Generalizing RCT findings to a Target Population

Research from my PhD dissertation

Recent Publications

More Publications

(2018). Implementing Statistical Methods for Generalizing Randomized Trial Findings to a Target Population. In AddictBeh.

PDF Project

(2018). Measuring model misspecification: application to propensity score methods with complex survey data. In CSDA.


(2017). HIV prevalence and behavioral and psychosocial factors among transgender women and cisgender men who have sex with men in 8 African countries: A cross-sectional analysis. In PLOS Medicine.


Recent & Upcoming Talks

More Talks

Reproducible Data Science: Building a Code Pipeline from End to End
Sep 18, 2018 12:15 PM
Supporting Proactive Diabetes Screenings to Improve Health Outcomes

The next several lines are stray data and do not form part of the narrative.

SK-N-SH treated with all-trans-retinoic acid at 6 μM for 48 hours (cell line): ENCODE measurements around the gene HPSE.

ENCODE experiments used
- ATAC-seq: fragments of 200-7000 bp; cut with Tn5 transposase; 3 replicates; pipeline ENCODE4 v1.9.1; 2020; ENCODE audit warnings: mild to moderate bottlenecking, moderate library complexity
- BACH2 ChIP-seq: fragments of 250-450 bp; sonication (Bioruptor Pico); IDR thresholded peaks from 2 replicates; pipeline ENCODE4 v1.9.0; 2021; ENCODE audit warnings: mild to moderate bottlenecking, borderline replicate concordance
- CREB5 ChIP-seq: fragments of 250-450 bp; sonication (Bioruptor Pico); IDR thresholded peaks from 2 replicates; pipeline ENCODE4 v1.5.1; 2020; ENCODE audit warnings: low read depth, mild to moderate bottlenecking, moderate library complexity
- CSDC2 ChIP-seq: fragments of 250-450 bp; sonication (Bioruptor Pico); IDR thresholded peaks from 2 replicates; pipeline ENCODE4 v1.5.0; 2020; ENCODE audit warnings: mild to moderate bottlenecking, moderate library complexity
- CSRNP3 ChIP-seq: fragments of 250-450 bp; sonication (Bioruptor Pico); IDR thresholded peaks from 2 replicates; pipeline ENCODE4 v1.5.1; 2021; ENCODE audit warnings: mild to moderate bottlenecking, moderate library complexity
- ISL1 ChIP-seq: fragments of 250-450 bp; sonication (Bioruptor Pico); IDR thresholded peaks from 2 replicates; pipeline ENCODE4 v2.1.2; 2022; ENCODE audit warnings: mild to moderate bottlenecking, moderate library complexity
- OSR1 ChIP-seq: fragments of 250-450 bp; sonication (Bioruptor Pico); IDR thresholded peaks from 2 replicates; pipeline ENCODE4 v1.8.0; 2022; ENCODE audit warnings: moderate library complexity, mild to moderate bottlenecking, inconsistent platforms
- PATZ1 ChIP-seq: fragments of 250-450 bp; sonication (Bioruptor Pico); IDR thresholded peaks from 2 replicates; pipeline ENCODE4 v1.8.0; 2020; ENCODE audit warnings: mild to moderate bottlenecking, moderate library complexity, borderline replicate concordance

Aug 15, 2018 5:30 PM
Sensitivity Analysis for an Unobserved Moderator in Trial-to-Target-Population Generalization of Treatment Effects
Mar 1, 2018 10:30 AM

Recent Posts

This is my first time doing 🎉Tidy Tuesday🎉 ! The data for this week came from a FiveThirtyEight blogpost, which breaks down post-college salaries by discipline. The documentation and data for this week can be found in this GitHub repo. One thing I found really interesting in the data was the variable College_jobs, which counted the number of people per major with jobs that required a college degree. I wanted to use this information to look at each major’s median income by percent of recent grads employed in positions requiring/not requiring college degrees.


About three years ago, I received a letter in the mail from Nielsen inviting me to participate in one of their panels. After spending a while on the phone with a representative to determine that it wasn’t a scam, I figured I’d give it a go. I tend to take great interest in knowing where data come from (especially when reporters and media sources try to use statistics to make a point), and as an avid tv watcher, it was cool to learn more about how Nielsen generates ratings and estimates program viewership.